In the Arctic, the tipping points identified in the new report, published on Friday, include: growth in vegetation on tundra, which replaces reflective snow and ice with darker vegetation, thus absorbing more heat; higher releases of methane, a potent greenhouse gas, from the tundra as it warms; shifts in snow distribution that warm the ocean, resulting in altered climate patterns as far away as Asia, where the monsoon could be effected; and the collapse of some key Arctic fisheries, with knock-on effects on ocean ecosystems around the globe.
The research, compiled by 11 organisations including the Arctic Council and six universities, comes at a critical time, not only because of the current Arctic temperature rises but in political terms.
Aides to the US president-elect, Donald Trump, this week unveiled plans to remove the budget for climate change science currently used by Nasa and other US federal agencies for projects such as examining Arctic changes, and to spend it instead on space exploration.
“That would be a huge mistake,” said Carson, noting that much more research needs to be done on polar tipping points before we can understand the true dangers, let alone hope to tackle them. “It would be like ripping out the aeroplane’s cockpit instruments while you are in mid-flight.”
He added: “These are very serious problems, very serious changes are happening, but they are still poorly understood. We need more research to understand them. A lot of the major science is done by the US.”
Scientists have speculated for some years that so-called feedback mechanisms – by which the warming of one area or type of landscape has knock-on effects for whole ecosystems – could suddenly take hold and change the dynamics of Arctic ice melting from a relatively slow to a fast-moving phenomenon with unpredictable and potentially irreversible consequences for global warming. For instance, when sea ice shrinks it leaves areas of dark ocean that absorb more heat than the reflective ice, which in turn causes further shrinkage, and so on in a spiral.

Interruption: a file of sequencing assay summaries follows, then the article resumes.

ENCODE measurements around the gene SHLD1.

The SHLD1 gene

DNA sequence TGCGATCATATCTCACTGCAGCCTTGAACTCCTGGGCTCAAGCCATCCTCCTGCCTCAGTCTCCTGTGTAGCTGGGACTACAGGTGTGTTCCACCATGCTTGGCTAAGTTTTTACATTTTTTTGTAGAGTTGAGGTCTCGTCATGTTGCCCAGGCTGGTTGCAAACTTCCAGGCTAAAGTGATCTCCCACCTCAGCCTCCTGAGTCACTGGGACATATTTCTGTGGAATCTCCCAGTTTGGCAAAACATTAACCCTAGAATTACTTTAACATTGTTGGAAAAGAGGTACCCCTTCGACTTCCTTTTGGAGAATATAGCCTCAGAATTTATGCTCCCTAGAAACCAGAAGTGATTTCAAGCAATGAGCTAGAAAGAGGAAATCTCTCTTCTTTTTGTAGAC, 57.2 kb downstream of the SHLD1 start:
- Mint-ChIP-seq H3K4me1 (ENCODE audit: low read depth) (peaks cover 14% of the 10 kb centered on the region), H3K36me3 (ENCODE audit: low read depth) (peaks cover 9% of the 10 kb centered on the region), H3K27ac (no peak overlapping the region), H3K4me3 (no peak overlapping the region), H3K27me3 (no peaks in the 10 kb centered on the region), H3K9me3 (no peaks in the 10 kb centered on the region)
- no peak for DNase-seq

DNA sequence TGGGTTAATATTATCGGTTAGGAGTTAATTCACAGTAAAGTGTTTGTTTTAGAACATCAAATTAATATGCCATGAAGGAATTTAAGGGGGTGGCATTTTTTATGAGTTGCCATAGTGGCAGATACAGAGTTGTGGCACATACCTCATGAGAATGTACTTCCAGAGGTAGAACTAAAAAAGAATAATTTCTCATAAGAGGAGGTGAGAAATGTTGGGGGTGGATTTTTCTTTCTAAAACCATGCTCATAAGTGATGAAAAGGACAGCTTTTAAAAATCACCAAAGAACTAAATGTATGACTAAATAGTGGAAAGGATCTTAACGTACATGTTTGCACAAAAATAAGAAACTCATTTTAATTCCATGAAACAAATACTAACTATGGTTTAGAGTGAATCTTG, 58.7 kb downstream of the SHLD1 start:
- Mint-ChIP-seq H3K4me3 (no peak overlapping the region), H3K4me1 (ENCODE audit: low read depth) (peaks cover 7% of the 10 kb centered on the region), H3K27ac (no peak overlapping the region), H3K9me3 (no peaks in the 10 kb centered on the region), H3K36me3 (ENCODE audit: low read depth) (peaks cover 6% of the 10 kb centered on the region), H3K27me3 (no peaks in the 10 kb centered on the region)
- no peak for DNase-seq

The Arctic ice cap helps to cool sea and air temperatures, by reflecting much of the sun’s radiation back into space, and acting as a global cooler when winds and ocean currents swirl over and under it. It has long been known to play a key part of the global climate system, but the difficulty and expense of close monitoring have meant that scientists have only in recent years been able to make detailed assessments.
The report, billed as the first comprehensive study of ecosystems and societies in the region, found: “The potential effects of Arctic regime shifts [or tipping points] on the rest of the world are substantial, yet poorly understood. Human-driven climate change greatly increases the risk of Arctic regime shifts, so reducing global greenhouse gas emissions is crucial to reducing this risk.”
The authors also warned that people living in and near the Arctic would be badly affected, and called for communities to be provided with equipment and skills to survive. They took evidence from a variety of settlements in the region, finding many signs of stark changes already under way.
Joel Clement, co-chair of the project and director of the office of policy analysis at the US Department of the Interior, said: “This groundbreaking report is an unprecedented effort to gain insight from what is happening on the ground. The findings are foundational to a more informed, coordinated response to building resilience across the region.”
Perils of Climate Change Could Swamp Coastal Real Estate [compelling photos] Homeowners are slowly growing wary of buying property in the areas most at risk, setting up a potential economic time bomb in an industry that is struggling to adapt.
NYT, By IAN URBINANOV. 24, 2016 MIAMI — Real estate agents looking to sell coastal properties usually focus on one thing: how close the home is to the water’s edge. But buyers are increasingly asking instead how far back it is from the waterline. How many feet above sea level? Is it fortified against storm surges? Does it have emergency power and sump pumps?
Rising sea levels are changing the way people think about waterfront real estate. Though demand remains strong and developers continue to build near the water in many coastal cities, homeowners across the nation are slowly growing wary of buying property in areas most vulnerable to the effects of climate change.
A warming planet has already forced a number of industries — coal, oil, agriculture and utilities among them — to account for potential future costs of a changed climate. The real estate industry, particularly along the vulnerable coastlines, is slowly awakening to the need to factor in the risks of catastrophic damage from climate change, including that wrought by rising seas and storm-driven flooding.
But many economists say that this reckoning needs to happen much faster and that home buyers urgently need to be better informed. Some analysts say the economic impact of a collapse in the waterfront property market could surpass that of the bursting dot-com and real estate bubbles of 2000 and 2008.
The fallout would be felt by property owners, developers, real estate lenders and the financial institutions that bundle and resell mortgages.